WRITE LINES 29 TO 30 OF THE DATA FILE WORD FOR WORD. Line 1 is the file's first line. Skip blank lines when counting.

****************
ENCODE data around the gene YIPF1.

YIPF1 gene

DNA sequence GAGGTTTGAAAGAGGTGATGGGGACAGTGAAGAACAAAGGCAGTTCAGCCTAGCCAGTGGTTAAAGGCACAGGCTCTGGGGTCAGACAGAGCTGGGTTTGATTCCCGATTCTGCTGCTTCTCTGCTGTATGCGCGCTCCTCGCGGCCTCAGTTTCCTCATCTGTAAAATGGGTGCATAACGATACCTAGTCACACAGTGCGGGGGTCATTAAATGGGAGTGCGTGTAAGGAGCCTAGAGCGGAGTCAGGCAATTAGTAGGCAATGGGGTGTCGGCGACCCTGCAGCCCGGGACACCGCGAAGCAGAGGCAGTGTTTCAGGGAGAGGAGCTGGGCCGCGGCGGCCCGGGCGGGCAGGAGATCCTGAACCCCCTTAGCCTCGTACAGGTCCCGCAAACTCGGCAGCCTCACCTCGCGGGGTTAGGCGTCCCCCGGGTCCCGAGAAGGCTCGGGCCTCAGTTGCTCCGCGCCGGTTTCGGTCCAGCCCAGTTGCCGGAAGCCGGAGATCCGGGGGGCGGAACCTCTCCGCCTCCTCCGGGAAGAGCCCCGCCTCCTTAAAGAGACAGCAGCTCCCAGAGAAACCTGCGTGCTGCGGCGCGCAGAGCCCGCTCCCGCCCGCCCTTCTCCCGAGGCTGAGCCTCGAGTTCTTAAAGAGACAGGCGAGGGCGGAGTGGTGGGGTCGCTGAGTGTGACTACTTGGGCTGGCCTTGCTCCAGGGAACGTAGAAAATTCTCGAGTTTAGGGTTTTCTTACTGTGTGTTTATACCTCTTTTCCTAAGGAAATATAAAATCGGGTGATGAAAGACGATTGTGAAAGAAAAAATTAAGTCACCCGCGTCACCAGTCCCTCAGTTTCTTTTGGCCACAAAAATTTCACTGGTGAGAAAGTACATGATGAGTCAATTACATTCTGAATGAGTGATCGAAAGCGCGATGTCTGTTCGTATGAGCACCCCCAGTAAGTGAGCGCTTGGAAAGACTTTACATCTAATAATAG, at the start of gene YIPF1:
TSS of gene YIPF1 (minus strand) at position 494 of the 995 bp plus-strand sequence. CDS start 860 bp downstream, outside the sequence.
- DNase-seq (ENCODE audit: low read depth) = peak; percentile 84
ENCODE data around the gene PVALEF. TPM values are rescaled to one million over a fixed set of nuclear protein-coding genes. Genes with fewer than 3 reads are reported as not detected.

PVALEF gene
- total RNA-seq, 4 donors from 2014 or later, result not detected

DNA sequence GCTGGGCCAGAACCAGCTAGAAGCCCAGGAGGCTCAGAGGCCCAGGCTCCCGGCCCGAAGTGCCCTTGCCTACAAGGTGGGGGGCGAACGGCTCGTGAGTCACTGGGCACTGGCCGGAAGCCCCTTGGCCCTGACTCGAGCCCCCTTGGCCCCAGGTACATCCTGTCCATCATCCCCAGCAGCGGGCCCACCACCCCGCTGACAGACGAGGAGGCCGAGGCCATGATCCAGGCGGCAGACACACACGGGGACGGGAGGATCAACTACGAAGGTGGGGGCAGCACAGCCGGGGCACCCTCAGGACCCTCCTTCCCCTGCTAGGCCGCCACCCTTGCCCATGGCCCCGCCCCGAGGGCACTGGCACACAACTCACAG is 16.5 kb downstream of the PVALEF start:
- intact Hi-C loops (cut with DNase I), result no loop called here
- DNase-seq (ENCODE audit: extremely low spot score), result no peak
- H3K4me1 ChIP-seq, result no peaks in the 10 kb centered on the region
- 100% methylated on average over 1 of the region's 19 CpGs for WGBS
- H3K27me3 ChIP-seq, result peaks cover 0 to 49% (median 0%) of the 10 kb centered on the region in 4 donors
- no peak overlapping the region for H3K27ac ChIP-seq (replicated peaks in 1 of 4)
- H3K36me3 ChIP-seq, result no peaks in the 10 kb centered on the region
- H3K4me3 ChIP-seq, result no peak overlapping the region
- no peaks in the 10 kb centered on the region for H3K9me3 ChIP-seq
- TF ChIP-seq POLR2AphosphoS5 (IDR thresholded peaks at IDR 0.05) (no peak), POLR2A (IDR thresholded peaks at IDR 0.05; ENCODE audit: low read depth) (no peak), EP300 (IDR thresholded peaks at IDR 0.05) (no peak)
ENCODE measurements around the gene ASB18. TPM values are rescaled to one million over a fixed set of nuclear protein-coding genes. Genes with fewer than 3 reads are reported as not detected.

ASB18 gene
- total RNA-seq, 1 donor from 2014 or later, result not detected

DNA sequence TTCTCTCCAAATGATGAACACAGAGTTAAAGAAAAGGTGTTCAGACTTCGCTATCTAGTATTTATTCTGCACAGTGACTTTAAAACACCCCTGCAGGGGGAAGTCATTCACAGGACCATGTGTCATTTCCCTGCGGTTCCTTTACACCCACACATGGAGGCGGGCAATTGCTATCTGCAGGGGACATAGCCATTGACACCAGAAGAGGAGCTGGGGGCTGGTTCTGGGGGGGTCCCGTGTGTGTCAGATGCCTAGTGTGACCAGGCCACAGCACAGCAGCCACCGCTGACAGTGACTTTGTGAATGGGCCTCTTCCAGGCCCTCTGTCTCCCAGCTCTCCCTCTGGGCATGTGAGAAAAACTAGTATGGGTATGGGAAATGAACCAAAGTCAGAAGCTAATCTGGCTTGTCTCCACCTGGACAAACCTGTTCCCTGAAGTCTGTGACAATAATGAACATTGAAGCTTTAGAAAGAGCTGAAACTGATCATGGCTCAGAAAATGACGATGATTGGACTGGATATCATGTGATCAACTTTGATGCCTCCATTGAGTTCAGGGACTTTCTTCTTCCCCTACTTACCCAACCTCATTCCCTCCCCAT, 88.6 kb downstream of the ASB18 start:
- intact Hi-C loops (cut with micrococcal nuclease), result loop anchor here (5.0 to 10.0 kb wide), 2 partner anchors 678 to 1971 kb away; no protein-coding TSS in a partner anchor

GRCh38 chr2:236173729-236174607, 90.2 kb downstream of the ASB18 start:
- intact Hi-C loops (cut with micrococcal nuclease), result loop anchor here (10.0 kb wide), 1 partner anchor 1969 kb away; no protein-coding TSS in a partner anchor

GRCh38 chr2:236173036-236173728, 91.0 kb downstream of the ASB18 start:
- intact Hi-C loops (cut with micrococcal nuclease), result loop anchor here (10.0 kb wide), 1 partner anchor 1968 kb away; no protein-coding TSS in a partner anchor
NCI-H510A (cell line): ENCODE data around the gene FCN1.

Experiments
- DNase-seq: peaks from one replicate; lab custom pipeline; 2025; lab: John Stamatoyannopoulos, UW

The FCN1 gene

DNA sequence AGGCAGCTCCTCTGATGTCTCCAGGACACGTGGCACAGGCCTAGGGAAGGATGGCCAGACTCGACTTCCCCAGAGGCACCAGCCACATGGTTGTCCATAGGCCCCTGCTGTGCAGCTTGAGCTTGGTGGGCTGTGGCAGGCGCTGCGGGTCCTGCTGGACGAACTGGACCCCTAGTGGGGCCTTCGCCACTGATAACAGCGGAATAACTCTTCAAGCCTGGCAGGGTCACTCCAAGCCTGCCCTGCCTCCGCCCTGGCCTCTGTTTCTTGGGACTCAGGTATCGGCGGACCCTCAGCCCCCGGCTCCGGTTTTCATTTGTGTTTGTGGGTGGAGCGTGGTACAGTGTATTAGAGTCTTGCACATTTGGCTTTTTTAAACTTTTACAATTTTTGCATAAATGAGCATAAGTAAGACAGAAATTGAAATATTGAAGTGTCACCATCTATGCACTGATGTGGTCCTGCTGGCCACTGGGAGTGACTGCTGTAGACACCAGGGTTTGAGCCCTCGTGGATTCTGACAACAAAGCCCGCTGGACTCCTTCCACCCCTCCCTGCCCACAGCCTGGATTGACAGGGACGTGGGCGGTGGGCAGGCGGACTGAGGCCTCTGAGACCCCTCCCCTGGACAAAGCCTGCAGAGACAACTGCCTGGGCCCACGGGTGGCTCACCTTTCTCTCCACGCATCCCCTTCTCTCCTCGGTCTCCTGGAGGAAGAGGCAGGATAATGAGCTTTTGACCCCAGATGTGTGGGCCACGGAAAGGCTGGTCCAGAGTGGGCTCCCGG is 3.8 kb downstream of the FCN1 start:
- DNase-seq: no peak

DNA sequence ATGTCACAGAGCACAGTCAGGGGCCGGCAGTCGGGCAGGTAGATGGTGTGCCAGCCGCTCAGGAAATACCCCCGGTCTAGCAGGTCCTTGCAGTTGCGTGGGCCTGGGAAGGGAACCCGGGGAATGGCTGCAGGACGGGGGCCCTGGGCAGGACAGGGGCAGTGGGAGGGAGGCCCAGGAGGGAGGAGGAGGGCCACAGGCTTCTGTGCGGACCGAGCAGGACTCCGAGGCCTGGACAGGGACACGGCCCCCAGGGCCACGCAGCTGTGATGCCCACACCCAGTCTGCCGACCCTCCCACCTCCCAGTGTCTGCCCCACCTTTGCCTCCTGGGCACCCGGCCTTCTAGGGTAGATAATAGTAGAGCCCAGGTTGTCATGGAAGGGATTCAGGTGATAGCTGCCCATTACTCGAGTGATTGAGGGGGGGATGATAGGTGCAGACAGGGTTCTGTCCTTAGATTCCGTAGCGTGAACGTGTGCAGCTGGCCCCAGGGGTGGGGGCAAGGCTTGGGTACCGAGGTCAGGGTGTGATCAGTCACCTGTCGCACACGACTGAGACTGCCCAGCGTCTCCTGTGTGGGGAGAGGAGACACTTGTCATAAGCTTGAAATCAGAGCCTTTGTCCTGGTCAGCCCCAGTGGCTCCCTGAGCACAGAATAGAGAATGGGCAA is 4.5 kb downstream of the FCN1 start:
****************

NCI-H510A (cell line): ENCODE data around the gene FCN1.

Experiments